Gastroenterol Res
Gastroenterology Research, ISSN 1918-2805 print, 1918-2813 online, Open Access
Article copyright, the authors; Journal compilation copyright, Gastroenterol Res and Elmer Press Inc
Journal website http://www.gastrores.org

Original Article

Volume 10, Number 6, December 2017, pages 352-358


Acute Lower Gastrointestinal Bleeding: Characteristics and Clinical Outcome of Patients Treated With an Intensive Protocol

Georgia Diamantopouloua, Christos Konstantakisa, Anastasia Kottorοub, Georgios Skroubisc, Georgios Theocharisa, Vasileios Theopistosa, Christos Triantosa, Vasiliki Nikolopouloua, Konstantinos Thomopoulosa, d

aDepartment of Gastroenterology, University Hospital of Patras, 26504 Rio, Greece
bLaboratory of Molecular Oncology, University Hospital of Patras, 26504 Rio, Greece
cDepartment of Surgery, University Hospital of Patras, 26504 Rio, Greece
dCorresponding Author: Konstantinos Thomopoulos, Department of Gastroenterology, University Hospital of Patras, 26504 Rio, Greece

Manuscript submitted September 28, 2017, accepted October 11, 2017
Short title: ALGIB: Characteristics and Clinical Outcome
doi: https://doi.org/10.14740/gr914w

Abstract▴Top 

Background: In recent years major advances have been made in the management of patients with acute lower gastrointestinal bleeding. The aim of this study was to investigate the characteristics and clinical outcome of patients with acute lower gastrointestinal bleeding (ALGIB) treated with an intensive protocol.

Methods: We analyzed the medical records of 528 patients with ALGIB. All patients after hemodynamic stabilization underwent colonoscopy during the first 24 h of hospitalization and capsule enteroscopy when needed. Patients with massive ongoing bleeding underwent computed tomography angiography (CTA), and when active bleeding was detected embolization was immediately performed.

Results: The mean age of the patients was 70.2 ± 14.6 years and 271 (51.3%) of them were men. At least one comorbidity was present in 464 patients (87.9%), cardiovascular disease in 266 (50.4%), while 158 (30%) patients were on antiplatelet drugs and 96 (18.2%) on anticoagulants. The most common causes of bleeding were diverticulosis (19.7%) and ischemic colitis (19.3%). Thirty-six patients (6.9%) had small intestinal bleeding. In 117 patients (22.2%) active bleeding or recent bleeding stigmata were found and in 82 of them (92.1%) endoscopic hemostasis was applied. Embolization was performed in 10 (1.9%) and was successful in seven (70%) cases, while surgical hemostasis was required in only six (1.1%) cases. Forty-four (8.3%) patients had a rebleeding episode, and 13 patients died with an overall mortality of 2.5%.

Conclusions: Management of ALGIB based on an intensive protocol is safe and effective. The bleeding source can be identified in most cases with a favorable outcome.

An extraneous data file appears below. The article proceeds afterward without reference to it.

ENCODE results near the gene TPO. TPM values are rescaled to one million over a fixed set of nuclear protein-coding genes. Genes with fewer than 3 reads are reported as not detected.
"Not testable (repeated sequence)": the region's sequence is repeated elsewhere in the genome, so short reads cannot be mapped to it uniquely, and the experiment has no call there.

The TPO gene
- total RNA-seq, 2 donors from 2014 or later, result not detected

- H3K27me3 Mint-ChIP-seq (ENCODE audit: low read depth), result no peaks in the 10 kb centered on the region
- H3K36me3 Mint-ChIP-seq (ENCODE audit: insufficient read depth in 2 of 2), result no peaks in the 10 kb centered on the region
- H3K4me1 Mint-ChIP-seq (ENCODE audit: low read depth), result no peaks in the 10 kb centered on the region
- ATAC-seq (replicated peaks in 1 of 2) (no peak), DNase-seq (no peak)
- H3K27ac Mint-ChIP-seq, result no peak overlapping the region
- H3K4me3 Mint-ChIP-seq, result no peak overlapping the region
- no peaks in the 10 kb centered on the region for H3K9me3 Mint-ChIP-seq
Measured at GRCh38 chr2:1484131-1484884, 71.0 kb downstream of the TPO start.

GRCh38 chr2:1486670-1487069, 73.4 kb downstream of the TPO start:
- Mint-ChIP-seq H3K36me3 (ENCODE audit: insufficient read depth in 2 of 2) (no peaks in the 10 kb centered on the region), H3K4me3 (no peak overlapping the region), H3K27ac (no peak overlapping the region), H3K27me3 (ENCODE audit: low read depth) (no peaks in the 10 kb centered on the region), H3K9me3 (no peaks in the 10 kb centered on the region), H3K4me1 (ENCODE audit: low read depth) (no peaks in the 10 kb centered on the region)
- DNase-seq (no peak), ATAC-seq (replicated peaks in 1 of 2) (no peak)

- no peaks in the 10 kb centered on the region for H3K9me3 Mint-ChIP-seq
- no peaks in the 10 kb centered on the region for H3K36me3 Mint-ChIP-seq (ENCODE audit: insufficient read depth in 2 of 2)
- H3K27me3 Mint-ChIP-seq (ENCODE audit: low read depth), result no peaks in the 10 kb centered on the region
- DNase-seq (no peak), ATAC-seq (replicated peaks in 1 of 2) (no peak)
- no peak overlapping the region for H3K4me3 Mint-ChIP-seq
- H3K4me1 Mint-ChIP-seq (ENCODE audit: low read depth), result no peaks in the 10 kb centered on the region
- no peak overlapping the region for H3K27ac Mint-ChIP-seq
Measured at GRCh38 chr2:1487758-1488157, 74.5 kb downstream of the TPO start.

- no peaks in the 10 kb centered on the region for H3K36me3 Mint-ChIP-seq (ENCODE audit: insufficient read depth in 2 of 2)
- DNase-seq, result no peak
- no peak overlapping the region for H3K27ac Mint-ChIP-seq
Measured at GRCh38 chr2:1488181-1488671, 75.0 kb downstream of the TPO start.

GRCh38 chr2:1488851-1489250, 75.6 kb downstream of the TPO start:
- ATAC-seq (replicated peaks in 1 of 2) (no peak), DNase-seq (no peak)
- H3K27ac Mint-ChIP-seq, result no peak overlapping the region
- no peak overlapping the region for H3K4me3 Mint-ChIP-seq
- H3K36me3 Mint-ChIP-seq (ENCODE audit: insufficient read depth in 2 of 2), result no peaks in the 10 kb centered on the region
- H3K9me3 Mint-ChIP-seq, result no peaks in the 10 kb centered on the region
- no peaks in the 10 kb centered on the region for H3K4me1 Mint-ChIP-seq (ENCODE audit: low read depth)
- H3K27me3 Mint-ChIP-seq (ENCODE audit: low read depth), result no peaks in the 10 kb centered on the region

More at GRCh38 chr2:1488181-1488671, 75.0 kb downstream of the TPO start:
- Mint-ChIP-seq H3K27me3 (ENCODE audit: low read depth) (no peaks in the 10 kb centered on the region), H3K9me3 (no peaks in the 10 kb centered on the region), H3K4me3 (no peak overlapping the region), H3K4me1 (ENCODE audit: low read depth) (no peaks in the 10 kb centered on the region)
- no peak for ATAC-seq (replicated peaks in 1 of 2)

Keywords: Acute lower gastrointestinal bleeding; Colonoscopy; Endoscopic therapy; Capsule endoscopy; Outcome

Introduction▴Top 

Acute lower gastrointestinal bleeding (ALGIB), defined as bleeding from the gastrointestinal tract distal to the ligament of Treitz is a relatively common emergency. ALGIB can be further classified depending on the location of bleeding as small or large bowel. The clinical manifestations of ALGIB differ and depend on the rate, quantity and location of bleeding. Clinical presentations vary from bright red stools to dark blood with clots or even melena. ALGIB is often self-limited and resolves spontaneously in the majority of patients with no adverse outcome, while therapeutic intervention is needed in less than one-third of patients [1-3]. In contrast to upper gastrointestinal bleeding, it carries a lower recurrence and mortality rate [4-6].

The incidence of ALGIB is approximately 20 - 30 cases per 100,000 individuals and is probably rising due to the aging of the population, the higher rates of comorbidities and the increasing use of aspirin, anticoagulants and non-steroidal anti-inflammatory drugs (NSAIDs) [7, 8].

Given that there is no specific treatment, the management of ALGIB is still based on intravascular volume resuscitation, hemodynamic stabilization and close monitoring of the patients. Diagnosis of the bleeding cause is sometimes difficult especially in the small bowel and non-surgical hemostasis is not always enough [9, 10]. In the last two decades, major advances have been made in both diagnostic and therapeutic methods in patients with ALGIB (computed tomography angiography (CTA), video capsule enteroscopy, enteroscopy, embolization, and endoscopic hemostasis). The aim of this study was to investigate the current characteristics of ALGIB and the clinical outcome of patients treated with an intensive diagnostic and therapeutic protocol.